A 12-year-old boy and three teenagers are alleged to have been shot dead as they were drinking tea during a counter-insurgency operation in Afghanistan.
Witnesses claim the operation was lead by British soldiers, with defence secretary Philip Hammond now being asked to launch an investigation.
Lawyers for the victims' family claim the four boys appeared to have been “deliberately targeted at close range”, according to the Guardian newspaper.
They have been named as Fazel Mohammed, 18, Naik Mohammed, 16, Mohammed Tayeb, 14 and Ahmed Shah, 12.
A spokesman for the Ministry of Defence last night confirmed it had received a letter outlining the allegations from a firm of British lawyers.
June 6, 2012: Afghan villagers with the bodies of children reportedly killed in the NATO air strike. (Photo: Sabawoon Amarkhil/AFP)
According to the newspaper, it reads: "We submit that all of the victims were under the control and authority of the UK at the times of the deaths and ill-treatment.
"The four boys killed all appear to have been deliberately targeted at close range by British forces. All were killed in a residential area over which UK forces clearly had the requisite degree of control and authority."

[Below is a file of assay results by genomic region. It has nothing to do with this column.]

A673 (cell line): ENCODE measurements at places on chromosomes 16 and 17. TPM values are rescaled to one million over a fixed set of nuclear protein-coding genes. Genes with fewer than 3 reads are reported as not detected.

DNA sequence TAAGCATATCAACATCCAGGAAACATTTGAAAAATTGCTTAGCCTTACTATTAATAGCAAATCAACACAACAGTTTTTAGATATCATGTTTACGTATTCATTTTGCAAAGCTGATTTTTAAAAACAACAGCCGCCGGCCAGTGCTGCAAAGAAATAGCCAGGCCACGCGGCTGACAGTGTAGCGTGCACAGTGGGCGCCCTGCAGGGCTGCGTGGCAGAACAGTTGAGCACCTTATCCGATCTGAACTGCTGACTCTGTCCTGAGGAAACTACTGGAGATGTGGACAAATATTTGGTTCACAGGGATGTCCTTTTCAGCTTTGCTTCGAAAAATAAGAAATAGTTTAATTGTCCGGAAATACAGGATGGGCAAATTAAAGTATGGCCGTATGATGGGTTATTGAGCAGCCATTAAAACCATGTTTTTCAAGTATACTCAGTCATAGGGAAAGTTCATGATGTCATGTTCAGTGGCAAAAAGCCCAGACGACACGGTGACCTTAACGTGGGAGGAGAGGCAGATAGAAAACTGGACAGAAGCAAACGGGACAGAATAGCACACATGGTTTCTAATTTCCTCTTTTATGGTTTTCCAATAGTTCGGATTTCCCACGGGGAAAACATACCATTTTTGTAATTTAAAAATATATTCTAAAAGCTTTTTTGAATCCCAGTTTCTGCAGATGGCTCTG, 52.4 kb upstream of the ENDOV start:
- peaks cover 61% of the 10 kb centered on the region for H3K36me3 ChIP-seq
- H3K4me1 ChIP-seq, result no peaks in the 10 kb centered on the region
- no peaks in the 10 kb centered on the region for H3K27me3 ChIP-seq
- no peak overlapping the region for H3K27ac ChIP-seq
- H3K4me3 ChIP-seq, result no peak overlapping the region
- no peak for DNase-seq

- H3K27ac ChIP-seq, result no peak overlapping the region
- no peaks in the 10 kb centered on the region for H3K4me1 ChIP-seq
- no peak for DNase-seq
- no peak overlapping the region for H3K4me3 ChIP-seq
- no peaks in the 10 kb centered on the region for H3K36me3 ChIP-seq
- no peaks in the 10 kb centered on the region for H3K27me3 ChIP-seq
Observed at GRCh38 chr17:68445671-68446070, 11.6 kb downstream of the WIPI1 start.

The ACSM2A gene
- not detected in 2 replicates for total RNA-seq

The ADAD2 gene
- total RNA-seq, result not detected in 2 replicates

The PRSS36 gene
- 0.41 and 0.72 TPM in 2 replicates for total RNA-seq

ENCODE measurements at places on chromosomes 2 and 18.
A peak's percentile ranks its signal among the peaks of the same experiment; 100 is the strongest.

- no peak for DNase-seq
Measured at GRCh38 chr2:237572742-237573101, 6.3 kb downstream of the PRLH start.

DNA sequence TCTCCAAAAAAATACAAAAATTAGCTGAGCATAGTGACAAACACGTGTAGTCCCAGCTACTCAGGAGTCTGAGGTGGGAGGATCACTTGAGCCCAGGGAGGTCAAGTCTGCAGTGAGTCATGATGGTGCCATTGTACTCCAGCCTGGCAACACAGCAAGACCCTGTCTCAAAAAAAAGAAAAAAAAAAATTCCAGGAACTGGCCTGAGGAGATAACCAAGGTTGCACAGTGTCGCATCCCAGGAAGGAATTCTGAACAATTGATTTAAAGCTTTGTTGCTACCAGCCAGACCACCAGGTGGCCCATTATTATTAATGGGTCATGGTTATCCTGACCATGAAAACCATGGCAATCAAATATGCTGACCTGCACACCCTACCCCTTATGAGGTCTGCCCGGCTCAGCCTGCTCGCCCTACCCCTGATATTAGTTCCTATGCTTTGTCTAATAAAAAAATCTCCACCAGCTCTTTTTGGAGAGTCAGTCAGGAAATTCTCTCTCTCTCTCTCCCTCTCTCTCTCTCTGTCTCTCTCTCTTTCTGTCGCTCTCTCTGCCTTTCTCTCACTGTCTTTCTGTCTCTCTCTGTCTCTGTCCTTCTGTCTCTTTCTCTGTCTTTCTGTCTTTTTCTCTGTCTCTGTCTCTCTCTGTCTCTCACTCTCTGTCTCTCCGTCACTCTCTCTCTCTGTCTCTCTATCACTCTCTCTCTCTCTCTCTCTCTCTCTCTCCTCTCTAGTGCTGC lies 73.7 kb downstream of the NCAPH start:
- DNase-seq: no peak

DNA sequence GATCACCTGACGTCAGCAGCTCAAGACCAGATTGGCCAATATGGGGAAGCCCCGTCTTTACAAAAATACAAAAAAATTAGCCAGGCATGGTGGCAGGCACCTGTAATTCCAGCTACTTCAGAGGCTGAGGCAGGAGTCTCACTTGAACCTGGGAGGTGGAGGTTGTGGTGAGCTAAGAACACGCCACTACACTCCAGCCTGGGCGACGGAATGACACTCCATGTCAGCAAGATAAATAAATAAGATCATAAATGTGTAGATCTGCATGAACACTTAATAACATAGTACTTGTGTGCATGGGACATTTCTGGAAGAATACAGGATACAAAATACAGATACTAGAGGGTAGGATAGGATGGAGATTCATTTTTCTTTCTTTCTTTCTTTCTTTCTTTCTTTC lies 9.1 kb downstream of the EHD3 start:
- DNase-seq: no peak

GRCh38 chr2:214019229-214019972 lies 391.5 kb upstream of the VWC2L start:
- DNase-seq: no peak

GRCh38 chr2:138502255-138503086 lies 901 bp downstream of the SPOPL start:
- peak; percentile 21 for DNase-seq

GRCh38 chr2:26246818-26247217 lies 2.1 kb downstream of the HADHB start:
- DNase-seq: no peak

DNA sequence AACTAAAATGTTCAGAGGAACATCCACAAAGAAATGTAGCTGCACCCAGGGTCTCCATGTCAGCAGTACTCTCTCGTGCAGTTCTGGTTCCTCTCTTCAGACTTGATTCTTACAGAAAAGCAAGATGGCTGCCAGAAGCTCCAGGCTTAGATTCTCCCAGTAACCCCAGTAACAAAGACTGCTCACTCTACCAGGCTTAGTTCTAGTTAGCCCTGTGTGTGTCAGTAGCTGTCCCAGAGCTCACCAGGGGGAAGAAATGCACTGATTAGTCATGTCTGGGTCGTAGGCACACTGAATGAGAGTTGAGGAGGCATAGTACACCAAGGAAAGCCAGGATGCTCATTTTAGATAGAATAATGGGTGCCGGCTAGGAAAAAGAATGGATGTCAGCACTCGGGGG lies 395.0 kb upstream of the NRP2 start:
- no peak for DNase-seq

The deaths, on October 18 in the village of Loi Bagh in Nad Ali, Helmand province, have previously ben explained as the “killing of four Taliban enemies in action”.
Tessa Gregory, lawyer for the brother of two of the dead teenagers Noor Mohammad Noorzai, told the Guardian she had obtained signed statements from witnesses who contradicted that version of events.
She said: "On 18 October 2012, during a joint British-Afghan security operation, four innocent Afghan teenagers were shot whilst drinking tea in their family's mud home in Helmand province.
“Our client, the elder brother of two of the teenage victims, wants to know why this happened
“We hope that in light of our urgent representations the Ministry of Defence will act swiftly to ensure that an effective and independent investigation is carried out without any further delay.”
A spokesman for the MoD said: "The Ministry of Defence received details of these allegations on Tuesday in a letter from a UK firm of solicitors on behalf of an Afghan national and will give them full consideration before responding.
“The 'letter before action' is the first stage of seeking a judicial review and requires the MoD to reply within 14 days, providing a reasonable opportunity to consider the claim and whether there is a case to answer."
He added the protection of the Afghan civilian population is at the core of the International Security and Assistance Force’s military strategy in Afghanistan.